Thursday, July 22, 2010


For the most part, my level of observance seems to seems to trend in much the manner of our financial markets.  Over time, measured in decades, there has been an increasing level of approach toward frumkeit.  The setbacks, however, like those of the stock market, are both dramatic and rationalized.  The first occurred as a teenager when the Rabbi invited his wife to be guest speaker at a teen luncheon he was promoting.  At a public forum, he tried to take attendance in advance.  When I announced myself as intending to be absent, he asked why.  I told him the rules were attendance is voluntary.  He then took my private comments to him of dissatisfaction with the Hebrew school and made them public.  The people in the carpool could easily tell I was seething.  I do not know if anybody reminded him what confidentiality is about.  I figured that out long before I became a physician.  The next day I was a Hebrew school drop-out, and within a month the car pool pretty much disbanded with two other kids depleting the enrollment as well.  I did not go to shul again, except to attend an event for the next two years, but took an interesting and prolonged liking to his successor. 

The second downward blip was a more transient one.  There was a teen shabbat congregation, for which the congregation took great pride.  Like any teen group it had its cliques and I was external to it.  Unfortunately, the adult volunteer, an uncle of one of the participants and neighbor of another, had a way of playing favorites, one of whom accused falsely of some of some minor infraction like pulling the top off a cupcake before they said kiddush. Without giving me a chance to state my innocence he had a tizzy fit calling me unworthy of kiddush.  The next meeting, a couple of weeks later, they were trying to assemble a minyan so he went over to me at the main service to get me to come downstairs.  I politely called him a blight on Judaism and exercised my right as a post-Bar Mitzvah Jewish male to remain part of the main minyan.  Difficult to provoke but difficult to pacify = his loss offsets his gain (me), Easily provoked but easily pacified = his gain offsets his loss (him) as the sages of Pirke Avot accurately observed.  Of course there was a complaint to the Rabbi who concurred with me that freedom of worship exists within his congregation.  I never attended the teen service again.  By the time I completed high school I attended the main service regularly, became the most observant teen in his congregation, easily the most accomplished Jewish scholar and sufficiently skilled and committed to absorb easily into the Orthodox world of my university Hillel.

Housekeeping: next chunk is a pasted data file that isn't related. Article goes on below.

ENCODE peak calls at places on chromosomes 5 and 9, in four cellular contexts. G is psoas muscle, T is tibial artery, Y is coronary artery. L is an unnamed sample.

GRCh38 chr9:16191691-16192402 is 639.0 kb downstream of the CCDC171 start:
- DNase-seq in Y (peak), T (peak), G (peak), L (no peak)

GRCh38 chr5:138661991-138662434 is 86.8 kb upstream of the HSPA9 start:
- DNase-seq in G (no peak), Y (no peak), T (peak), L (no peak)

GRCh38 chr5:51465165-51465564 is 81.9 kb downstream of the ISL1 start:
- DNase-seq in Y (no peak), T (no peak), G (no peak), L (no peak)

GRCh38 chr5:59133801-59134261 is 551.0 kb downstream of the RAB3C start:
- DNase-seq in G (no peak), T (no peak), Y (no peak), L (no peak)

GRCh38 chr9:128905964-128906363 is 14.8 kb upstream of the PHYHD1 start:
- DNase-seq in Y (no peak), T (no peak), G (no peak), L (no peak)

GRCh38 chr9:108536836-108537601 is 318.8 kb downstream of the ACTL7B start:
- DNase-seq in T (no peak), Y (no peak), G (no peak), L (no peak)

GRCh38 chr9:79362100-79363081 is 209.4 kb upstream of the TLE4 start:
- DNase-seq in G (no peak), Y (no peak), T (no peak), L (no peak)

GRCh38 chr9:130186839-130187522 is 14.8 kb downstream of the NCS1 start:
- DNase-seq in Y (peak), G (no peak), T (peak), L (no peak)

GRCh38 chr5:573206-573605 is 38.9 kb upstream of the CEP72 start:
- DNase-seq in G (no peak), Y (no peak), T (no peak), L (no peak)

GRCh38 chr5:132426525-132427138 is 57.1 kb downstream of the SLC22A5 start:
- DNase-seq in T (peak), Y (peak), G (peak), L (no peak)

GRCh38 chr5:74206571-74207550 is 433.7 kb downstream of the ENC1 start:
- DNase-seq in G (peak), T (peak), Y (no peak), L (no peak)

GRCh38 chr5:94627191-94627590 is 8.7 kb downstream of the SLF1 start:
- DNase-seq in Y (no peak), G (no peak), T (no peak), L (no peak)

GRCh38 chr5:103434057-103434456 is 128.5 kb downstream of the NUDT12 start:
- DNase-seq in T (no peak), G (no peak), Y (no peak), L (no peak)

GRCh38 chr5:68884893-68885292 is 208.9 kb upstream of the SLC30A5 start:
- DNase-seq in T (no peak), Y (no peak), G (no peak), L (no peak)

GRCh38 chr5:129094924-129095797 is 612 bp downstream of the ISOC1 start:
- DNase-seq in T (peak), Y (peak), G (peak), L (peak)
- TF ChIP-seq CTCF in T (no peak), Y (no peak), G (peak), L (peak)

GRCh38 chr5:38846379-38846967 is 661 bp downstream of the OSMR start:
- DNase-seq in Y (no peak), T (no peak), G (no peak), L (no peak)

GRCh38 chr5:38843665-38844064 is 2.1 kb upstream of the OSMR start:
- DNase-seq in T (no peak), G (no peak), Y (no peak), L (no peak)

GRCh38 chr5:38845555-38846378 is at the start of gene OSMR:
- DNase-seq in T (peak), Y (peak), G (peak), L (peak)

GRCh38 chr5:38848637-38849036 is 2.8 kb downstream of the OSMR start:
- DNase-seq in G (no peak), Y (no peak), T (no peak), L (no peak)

My next setback was a more innocent one.  I received only one medical school acceptance, that of my beloved St. Louis University, a Jesuit institution which afforded me more regard for my religious practice than any institution with which I have been affiliated before or since, including all of my synagogues.  Unfortunately there were no shul's in South St. Louis. It was easy for Kashrut to slide somewhat as my schedule often necessitated some grab n' go and Supermarkets were not open on Sundays.  My eating out standards have gotten reasonably tight in the ensuing decades.  I also opted to take my exams on Saturday morning with the rest of my class, rather than arrive at 6 AM on Friday mornings like the three kipah wearing classmates did.  But I made good on my pledge to myself that when I got a car in my third year, I will attend Hillel on Shabbos if not on call and shop at Schnuck's Supermarket in the middle of the Jewish area, which I did.

For each of these lapses, I always intended that they be temporary to adapt to current circumstances, and they always were until the current one.  Tune in.

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